2. Yoga & Pilates
Health.com says that “Yoga, Pilates, and general stretching won’t necessarily help you burn calories like HIIT and weight training can. But they can make you stronger and more limber, which helps execute those intense exercises with precision and confidence, explained Davis. ‘Any kind of strengthening and stretching is beneficial for weight loss because it will make your body stronger and more limber,’ explained Davis. ‘This makes it possible to tackle your cardio and weight sessions with more intensity.’ And while Davis noted that your caloric expenditure wouldn’t be exceptionally high during a yoga session, it’s still a form of resistance training. You’re just using your body and gravity to supplement a lack of weight.”
“Research says that Pilates — exercises usually done on a mat or with various tools that emphasize core strength — can make you stronger and help you keep a healthy weight. The intensity of a Pilates class depends on your needs. You can find some classes or demonstrations online or at your local gym. [Yoga] is a practice that combines physical activity and meditation. It’s a popular way to practice mindfulness after a long day at work, too. But the benefits don’t stop there. Research suggests that over time, people who are overweight and do yoga at least once a week for 30 minutes lose weight and have lower BMIs. Folks who do yoga are also more mindful eaters, meaning they’re more likely to know when they’re truly hungry and when they’re full,” explains WebMD.
Women’s Health understands that yoga may seem a strange suggestion: “Doing yoga for weight loss can seem counter-intuitive, not least because one of the main benefits is a calmer mental state. However, zen-vibes aside, there’s a lot to be said for the strengthening and lengthening asanas you’ll find yourself in. Focus on the more vigorous yoga flows – Vinyasa and Ashtanga – for a higher calorie burn, or slower-paced classes – Yin and Restorative – to counteract the other forms of exercise you’re doing. Renowned for its focus on the core muscles and lengthening abilities, doing Pilates every day or weekly can help to burn fat by increasing your heart rate but it won’t be at the same intensity as exercise like running and cycling.”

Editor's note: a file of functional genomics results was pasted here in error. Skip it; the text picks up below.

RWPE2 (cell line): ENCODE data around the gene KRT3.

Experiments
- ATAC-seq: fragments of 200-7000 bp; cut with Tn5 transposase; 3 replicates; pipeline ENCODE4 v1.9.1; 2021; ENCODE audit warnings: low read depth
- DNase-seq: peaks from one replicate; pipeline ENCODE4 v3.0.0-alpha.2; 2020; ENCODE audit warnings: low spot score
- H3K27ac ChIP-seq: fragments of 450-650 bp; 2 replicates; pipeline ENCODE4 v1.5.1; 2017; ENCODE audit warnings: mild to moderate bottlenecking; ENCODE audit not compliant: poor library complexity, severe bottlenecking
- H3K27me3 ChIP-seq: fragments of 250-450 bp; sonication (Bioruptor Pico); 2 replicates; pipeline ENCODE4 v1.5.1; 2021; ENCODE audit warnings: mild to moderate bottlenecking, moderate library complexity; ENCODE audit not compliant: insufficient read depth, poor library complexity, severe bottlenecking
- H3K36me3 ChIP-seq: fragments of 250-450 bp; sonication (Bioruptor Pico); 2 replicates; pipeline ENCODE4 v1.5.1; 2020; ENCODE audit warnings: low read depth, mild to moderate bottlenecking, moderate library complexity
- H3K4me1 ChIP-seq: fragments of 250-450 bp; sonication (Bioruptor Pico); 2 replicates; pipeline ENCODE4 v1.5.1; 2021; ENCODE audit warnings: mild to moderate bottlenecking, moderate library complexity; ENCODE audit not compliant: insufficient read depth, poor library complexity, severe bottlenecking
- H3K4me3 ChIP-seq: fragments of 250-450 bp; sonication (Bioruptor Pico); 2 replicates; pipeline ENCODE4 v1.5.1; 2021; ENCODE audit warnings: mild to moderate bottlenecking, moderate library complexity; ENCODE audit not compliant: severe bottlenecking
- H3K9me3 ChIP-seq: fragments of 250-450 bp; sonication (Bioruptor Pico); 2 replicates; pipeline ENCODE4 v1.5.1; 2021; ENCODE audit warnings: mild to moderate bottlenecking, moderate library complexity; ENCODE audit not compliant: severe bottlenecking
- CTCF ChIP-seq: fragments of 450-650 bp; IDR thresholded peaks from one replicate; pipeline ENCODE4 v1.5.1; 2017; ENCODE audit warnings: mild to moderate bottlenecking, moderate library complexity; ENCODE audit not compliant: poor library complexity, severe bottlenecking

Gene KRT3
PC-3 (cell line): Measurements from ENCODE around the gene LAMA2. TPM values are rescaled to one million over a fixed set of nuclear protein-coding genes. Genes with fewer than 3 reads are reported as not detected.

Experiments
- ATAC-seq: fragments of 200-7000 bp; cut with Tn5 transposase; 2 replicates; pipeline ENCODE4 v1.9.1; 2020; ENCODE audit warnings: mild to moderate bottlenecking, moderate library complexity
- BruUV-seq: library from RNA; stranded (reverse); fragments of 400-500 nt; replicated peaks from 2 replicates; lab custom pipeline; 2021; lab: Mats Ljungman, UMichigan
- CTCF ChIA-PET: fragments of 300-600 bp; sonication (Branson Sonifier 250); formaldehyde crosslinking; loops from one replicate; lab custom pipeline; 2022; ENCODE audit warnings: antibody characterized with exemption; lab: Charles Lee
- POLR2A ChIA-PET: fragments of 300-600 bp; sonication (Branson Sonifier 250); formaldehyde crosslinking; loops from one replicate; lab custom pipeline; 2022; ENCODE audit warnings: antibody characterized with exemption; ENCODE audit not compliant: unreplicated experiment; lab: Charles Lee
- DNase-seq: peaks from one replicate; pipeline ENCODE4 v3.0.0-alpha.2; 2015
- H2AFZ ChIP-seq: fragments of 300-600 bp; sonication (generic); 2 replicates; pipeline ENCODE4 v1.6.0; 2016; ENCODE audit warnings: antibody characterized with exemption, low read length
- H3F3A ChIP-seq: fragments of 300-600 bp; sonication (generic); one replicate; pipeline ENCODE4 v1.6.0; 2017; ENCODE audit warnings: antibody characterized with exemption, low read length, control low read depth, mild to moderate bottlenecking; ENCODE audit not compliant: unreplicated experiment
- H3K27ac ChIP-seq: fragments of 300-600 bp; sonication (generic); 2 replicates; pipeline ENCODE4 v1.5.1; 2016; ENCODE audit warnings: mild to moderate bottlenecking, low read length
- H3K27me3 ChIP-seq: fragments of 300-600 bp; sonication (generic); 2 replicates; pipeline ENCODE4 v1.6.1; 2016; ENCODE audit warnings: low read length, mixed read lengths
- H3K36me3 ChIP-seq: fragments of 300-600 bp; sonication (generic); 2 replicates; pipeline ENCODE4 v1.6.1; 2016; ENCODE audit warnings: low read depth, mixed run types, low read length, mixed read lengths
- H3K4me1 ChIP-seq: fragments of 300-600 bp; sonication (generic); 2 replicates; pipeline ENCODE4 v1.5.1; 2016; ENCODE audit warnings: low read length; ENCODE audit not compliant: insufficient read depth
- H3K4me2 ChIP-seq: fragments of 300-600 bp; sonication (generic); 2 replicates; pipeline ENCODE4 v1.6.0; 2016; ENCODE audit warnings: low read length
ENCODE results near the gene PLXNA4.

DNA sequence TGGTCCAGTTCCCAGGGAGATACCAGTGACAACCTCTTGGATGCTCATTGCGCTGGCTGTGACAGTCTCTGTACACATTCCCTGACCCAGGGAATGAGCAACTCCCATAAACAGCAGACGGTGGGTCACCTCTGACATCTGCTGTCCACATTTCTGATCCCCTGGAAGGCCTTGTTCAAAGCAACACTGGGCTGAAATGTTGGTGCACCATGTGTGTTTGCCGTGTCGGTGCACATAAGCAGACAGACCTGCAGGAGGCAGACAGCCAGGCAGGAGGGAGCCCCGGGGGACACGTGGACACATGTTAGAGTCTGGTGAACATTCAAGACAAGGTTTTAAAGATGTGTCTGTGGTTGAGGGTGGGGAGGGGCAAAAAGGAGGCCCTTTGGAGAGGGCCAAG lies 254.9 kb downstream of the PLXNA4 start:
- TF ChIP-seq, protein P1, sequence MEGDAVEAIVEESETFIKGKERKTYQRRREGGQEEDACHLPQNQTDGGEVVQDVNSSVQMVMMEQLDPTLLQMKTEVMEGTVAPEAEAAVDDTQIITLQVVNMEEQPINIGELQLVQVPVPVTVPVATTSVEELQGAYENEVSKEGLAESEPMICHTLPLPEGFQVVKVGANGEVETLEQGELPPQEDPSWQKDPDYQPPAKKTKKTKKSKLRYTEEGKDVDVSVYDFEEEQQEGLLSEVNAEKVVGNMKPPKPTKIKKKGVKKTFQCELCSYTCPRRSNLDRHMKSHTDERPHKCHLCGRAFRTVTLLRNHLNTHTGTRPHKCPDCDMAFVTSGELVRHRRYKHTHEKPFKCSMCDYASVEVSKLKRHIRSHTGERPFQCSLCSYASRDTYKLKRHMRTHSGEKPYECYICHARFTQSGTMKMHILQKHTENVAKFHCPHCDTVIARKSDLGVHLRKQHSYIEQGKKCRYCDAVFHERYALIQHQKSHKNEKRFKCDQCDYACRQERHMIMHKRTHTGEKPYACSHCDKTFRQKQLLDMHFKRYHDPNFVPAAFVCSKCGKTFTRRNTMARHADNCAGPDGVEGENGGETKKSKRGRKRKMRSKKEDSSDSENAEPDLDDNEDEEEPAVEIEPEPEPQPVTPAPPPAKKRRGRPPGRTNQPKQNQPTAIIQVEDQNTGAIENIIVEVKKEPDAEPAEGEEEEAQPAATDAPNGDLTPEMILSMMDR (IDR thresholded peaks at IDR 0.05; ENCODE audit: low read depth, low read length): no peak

3. Interval Training or HIIT
Healthline writes, “Interval training, more commonly known as high intensity interval training (HIIT), is a broad term for short bursts of intense exercise that alternate with recovery periods. Typically, a HIIT workout lasts 10–30 minutes and can burn many calories. One study of 9 active men found that HIIT burned 25–30% more calories per minute than other types of exercises, including weight training, cycling, and running on a treadmill. That means HIIT can help you burn more calories while spending less time exercising. Furthermore, numerous studies have shown that HIIT is especially effective at burning belly fat, which has links to many chronic diseases. HIIT is easy to incorporate into your exercise routine. All you need to do is choose a type of exercise, such as running, jumping, or biking, and your exercise and rest times.”
“If you’re doing lots of cardio (i.e. walking or running) without the results you’re looking for, experts say interval training—or alternating between short bursts of intense effort and periods of lower intensity or rest—may help. Why? Because muscles are metabolically active, so they burn calories even when you’re not exercising. Working out in intervals is one way to reap the benefits of cardio and strength, while maximizing your calorie burn in a short amount of time. The intensity resets your metabolism to a higher rate during your workout, so it takes hours for your body to cool down again. This is what’s known as EPOC (excess post-exercise oxygen consumption). That means you burn calories long after you’ve finished your workout compared to doing a workout at a continuous moderate pace (a.k.a. LISS), according to a 2017 study from the European Journal of Applied Physiology,” notes Prevention.